Surprisingly weak and strong performances within sectors highlight the economic complexities of the country’s metro areas
The industry sectors that were hit hardest during the pandemic recession–leisure and hospitality, retail, and government–still have not returned to 2019 employment levels nationally three years on from the crisis. By contrast, professional and business services, information, and transportation and logistics have benefited the most from the shifts in the economy and have seen the highest rates of three-year growth in employment. At the metro level, these disparities between different sectors play out differently depending on the dynamics of a particular metro area’s economy. San Francisco, for example, is close to recouping all the jobs lost during the pandemic recession, in no small part due to 11.7 percent growth in its information sector from 2019 to 2022. However, its leisure and hospitality sector is still down 15.8 percent from three years ago despite nearly 10 percent growth in 2022 alone.
The retail trade sector saw the weakest national growth year-over-year in 2022 at just 0.4 percent. At that rate, it will take the sector several more years to return to its 2019 employment numbers. Among the country’s 50 largest metros, 19 lost jobs in the retail sector year-over-year in December 2022, suggesting that the shift to online shopping during the pandemic may be a long term trend. Raleigh had the steepest loss of 3.8 percent, while Milwaukee had the highest gain of 4.8 percent. This is surprising given that Raleigh is among the top 10 metro areas for year-over-year employment growth, while Milwaukee is in the bottom 10.
Milwaukee is not the only struggling metro area with specific industry bright spots. Buffalo— which saw growth on par with the nation in 2022 but is still below its 2019 employment levels—posted a 14 percent year-over-year increase in transportation and logistics employment. The national strength of this sector helped Buffalo offset losses and weak growth in other sectors, and even more jobs are in the pipeline for the metro area. A similar story can be found in Providence, which can attribute around half of its employment growth to its impressive 19.5 percent growth in the construction and natural resources sector. Underperformance in one sector can of course have the same effect in the other direction. St. Louis’s especially low total employment growth rate year-over-year can mostly be attributed to the nearly 8,000 government jobs it lost, a 5.1 percent decrease.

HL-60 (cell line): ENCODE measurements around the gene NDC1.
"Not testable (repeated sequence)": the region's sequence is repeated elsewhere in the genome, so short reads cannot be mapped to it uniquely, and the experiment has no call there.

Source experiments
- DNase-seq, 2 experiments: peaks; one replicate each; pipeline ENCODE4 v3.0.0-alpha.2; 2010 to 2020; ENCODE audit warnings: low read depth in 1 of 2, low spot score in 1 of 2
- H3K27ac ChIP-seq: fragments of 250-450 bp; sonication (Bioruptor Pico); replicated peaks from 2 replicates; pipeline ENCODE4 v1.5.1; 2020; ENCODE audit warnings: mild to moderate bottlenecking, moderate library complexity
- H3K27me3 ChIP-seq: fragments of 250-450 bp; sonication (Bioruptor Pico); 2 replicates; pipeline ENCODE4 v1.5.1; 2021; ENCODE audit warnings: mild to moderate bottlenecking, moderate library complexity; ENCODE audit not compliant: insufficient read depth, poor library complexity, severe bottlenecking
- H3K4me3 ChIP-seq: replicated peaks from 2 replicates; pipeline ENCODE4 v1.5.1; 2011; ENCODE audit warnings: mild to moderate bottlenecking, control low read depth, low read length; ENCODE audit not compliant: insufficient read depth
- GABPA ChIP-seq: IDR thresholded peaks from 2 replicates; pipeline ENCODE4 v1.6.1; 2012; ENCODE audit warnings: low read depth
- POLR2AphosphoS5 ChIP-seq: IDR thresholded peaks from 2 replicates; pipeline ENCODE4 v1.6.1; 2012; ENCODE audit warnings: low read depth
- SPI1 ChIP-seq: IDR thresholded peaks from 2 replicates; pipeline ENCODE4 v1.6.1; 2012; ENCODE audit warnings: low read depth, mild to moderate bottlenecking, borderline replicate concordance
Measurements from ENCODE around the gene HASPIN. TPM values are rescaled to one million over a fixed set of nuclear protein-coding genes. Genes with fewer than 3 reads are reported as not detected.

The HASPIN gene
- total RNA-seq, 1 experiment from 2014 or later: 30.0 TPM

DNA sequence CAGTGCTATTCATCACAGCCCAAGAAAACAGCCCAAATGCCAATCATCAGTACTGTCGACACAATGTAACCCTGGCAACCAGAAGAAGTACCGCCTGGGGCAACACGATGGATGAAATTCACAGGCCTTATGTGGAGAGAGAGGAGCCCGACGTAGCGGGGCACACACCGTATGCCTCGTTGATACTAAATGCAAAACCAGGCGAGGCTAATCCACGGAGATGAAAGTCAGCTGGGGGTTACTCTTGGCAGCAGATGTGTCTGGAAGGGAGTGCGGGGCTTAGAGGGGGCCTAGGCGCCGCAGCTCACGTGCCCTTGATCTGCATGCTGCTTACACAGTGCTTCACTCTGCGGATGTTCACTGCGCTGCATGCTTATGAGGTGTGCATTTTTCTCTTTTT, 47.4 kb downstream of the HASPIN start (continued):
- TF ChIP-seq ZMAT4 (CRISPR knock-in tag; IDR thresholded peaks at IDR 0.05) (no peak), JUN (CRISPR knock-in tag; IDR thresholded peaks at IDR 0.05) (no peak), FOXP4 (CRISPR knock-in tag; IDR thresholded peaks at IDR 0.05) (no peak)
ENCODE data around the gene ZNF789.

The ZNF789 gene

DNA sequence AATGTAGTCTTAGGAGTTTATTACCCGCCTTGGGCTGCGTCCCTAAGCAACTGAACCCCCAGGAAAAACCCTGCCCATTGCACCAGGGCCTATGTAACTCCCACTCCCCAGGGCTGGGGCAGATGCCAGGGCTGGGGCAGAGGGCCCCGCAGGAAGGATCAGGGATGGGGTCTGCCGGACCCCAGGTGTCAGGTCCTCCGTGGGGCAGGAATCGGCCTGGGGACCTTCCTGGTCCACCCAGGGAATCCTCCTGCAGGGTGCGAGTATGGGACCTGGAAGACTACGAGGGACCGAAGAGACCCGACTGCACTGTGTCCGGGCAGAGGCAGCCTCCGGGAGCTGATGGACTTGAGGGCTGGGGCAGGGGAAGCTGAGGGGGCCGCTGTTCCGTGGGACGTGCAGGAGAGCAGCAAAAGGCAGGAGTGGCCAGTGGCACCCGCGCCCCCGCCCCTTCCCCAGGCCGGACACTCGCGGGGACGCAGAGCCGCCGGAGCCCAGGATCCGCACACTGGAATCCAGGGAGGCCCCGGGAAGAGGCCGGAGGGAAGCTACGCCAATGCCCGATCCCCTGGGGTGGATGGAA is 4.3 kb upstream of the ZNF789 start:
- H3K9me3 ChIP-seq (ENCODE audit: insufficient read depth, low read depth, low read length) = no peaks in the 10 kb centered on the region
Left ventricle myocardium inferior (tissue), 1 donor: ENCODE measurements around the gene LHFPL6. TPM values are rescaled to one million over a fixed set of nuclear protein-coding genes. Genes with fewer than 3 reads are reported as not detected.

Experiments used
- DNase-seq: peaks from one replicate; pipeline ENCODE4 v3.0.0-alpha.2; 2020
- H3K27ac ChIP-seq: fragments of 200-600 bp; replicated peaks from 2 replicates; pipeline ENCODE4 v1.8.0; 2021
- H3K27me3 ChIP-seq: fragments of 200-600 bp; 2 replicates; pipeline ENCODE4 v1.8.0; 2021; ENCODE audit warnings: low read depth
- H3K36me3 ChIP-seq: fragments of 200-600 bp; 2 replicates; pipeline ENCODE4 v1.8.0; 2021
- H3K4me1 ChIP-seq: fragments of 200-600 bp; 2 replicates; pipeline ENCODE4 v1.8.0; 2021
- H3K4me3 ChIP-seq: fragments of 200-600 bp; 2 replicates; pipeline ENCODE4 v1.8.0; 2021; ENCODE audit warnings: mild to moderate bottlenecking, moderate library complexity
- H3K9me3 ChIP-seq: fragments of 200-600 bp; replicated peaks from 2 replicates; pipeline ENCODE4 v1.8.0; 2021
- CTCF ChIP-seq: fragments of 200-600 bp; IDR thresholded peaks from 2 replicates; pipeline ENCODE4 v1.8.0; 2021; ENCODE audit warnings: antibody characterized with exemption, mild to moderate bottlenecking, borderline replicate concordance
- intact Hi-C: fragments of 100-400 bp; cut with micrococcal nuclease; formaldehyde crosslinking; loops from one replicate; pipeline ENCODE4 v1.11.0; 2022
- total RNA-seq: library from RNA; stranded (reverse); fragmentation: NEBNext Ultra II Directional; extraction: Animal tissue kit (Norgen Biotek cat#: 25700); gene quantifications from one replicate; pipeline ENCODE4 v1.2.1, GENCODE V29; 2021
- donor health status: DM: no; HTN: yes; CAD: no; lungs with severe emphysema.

While lagging employment growth in legacy metro areas and booming economic expansions in Sun Belt metro areas is not a new trend, the latest data indicates that these trends have not only persisted, but intensified, in the wake of the pandemic. Even legacy metro areas that are seeing high employment growth relative to the rest of the country like Minneapolis still haven’t returned to 2019 employment levels. There should be concern that some of these metro areas won’t make sufficient gains in employment before the next economic downturn, especially if growth slows down over the next year.
- Zillow home value index, December 2019-December 2022.
- BLS Local Area Unemployment Statistics December 2022.
Throughout this analysis, Sun Belt metros are defined as those below the 36°30’ parallel. Using this boundary, metro areas from 15 states are categorized as Sun Belt. These states include Alabama, Arizona, Arkansas, California, Florida, Georgia, Louisiana, Mississippi, Nevada, New Mexico, North Carolina, Oklahoma, South Carolina, Tennessee and Texas. Some states, most notably California, are split by this boundary and consequently Los Angeles is considered a Sun Belt metro area, while San Francisco is considered a Western metro area. Western metro areas include those in northern California, Oregon, Washington, Alaska, Hawaii, Colorado, Utah, Wyoming, Idaho and Montana, and reflect the Census defined West region of the United States with the exclusion of Sun Belt metro areas. Most of these Western metro areas have in common a high cost of living, historically robust population growth, and a proliferation of knowledge economy jobs. Northeast corridor metro areas include metros in the Boston-Washington, DC corridor. Legacy metro areas include all of those in the Midwest, the mid-South, the Great Lakes region, and northern New England.